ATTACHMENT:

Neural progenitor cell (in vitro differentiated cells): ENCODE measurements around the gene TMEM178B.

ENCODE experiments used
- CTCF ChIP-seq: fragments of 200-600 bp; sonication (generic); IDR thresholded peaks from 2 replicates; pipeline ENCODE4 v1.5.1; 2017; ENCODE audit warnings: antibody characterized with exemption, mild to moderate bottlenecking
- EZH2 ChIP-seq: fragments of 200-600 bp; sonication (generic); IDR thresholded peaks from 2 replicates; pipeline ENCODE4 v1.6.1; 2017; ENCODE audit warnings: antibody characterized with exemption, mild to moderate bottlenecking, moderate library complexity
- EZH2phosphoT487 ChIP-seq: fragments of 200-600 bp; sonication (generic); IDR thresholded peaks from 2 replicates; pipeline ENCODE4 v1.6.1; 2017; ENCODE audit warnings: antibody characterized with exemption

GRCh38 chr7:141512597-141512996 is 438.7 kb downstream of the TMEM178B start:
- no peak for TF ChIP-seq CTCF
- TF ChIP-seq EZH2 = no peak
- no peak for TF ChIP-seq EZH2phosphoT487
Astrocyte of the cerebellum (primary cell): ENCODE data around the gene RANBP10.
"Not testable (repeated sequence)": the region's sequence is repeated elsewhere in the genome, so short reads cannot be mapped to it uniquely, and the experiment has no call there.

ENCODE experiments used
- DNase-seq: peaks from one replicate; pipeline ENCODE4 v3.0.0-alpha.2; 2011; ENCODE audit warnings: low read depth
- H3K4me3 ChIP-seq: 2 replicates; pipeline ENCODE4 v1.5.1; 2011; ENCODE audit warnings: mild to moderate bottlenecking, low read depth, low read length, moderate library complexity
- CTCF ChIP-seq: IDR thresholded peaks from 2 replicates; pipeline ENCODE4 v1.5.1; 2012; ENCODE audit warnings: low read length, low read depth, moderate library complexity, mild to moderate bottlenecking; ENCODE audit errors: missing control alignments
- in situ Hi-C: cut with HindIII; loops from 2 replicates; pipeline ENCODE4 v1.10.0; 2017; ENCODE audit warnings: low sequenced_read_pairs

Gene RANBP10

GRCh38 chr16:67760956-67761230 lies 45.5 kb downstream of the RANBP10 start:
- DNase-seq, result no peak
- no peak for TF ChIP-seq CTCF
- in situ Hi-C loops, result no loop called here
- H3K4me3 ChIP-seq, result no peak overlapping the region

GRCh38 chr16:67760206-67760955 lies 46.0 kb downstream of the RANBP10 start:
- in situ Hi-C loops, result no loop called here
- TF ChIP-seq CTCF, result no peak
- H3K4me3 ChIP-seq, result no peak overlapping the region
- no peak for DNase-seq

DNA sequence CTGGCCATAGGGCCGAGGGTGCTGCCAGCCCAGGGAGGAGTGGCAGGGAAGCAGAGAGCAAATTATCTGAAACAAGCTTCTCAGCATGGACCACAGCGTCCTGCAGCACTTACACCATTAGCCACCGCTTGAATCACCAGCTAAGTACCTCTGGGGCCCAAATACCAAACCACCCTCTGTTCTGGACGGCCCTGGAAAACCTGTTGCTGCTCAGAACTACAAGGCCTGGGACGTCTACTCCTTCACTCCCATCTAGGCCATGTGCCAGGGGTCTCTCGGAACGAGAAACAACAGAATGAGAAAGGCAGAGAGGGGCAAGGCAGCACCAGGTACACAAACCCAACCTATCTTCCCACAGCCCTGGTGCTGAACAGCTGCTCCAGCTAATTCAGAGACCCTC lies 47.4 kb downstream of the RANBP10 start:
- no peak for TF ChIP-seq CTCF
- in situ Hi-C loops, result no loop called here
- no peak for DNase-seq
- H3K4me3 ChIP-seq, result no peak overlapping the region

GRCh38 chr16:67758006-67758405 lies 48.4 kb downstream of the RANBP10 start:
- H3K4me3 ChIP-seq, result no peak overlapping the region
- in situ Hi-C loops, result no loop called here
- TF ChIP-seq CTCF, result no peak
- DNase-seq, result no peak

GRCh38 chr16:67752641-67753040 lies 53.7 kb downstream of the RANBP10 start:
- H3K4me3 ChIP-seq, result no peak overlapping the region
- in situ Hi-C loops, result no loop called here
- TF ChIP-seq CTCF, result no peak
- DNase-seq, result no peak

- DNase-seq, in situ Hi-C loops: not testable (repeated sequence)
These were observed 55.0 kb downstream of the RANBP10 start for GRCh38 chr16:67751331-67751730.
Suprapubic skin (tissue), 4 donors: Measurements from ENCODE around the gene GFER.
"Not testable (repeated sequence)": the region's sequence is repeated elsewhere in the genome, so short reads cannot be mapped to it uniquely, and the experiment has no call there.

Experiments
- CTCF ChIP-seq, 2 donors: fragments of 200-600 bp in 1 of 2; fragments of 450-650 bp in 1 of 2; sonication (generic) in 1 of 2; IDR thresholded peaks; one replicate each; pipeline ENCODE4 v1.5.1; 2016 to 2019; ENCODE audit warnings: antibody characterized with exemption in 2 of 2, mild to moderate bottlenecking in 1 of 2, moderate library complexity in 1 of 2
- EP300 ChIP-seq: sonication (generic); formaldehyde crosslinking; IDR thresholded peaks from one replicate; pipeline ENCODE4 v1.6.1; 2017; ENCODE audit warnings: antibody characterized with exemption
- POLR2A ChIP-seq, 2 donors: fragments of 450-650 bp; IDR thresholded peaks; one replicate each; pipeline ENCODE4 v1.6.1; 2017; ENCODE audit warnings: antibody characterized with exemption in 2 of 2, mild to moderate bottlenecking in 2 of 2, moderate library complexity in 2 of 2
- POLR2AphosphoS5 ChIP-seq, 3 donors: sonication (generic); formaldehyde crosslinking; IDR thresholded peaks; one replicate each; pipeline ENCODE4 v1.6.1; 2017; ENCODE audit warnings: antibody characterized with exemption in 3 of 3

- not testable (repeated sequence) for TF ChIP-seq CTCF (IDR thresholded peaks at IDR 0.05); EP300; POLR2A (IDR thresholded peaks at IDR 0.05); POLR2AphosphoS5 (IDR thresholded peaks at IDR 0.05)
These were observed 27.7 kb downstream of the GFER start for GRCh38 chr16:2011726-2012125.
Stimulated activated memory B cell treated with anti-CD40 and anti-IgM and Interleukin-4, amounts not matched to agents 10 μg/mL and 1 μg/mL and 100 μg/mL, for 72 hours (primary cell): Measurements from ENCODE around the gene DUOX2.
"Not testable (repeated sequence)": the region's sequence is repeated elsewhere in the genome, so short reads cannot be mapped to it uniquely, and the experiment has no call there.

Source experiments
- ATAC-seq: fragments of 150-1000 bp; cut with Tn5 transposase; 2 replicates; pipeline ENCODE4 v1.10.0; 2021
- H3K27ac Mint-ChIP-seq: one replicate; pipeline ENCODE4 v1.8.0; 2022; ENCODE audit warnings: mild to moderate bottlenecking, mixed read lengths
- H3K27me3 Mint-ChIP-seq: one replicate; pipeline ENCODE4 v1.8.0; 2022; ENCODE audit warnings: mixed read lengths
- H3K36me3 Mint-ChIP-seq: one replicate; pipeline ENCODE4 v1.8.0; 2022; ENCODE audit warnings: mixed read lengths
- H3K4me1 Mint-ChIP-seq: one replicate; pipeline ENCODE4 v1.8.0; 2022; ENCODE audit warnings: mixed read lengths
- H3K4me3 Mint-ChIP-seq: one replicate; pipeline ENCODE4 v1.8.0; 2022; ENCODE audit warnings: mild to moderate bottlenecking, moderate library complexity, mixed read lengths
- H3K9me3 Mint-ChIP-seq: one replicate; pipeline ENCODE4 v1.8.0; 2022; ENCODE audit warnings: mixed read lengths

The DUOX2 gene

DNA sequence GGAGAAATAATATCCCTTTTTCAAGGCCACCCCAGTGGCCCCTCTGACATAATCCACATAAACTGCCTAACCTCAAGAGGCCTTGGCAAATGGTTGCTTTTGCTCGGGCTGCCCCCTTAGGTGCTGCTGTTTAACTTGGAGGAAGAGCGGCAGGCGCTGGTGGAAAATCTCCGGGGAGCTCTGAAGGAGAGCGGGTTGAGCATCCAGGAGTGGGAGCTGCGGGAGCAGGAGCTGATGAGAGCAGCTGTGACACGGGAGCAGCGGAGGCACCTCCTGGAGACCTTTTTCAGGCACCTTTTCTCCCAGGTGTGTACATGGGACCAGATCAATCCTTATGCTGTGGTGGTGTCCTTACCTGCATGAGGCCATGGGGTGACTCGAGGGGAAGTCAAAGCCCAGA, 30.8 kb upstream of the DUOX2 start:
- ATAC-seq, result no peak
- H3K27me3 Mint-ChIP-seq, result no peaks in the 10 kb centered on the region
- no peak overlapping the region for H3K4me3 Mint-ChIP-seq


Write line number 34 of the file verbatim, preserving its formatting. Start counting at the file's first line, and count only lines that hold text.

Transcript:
- H3K4me3 ChIP-seq, result no peak overlapping the region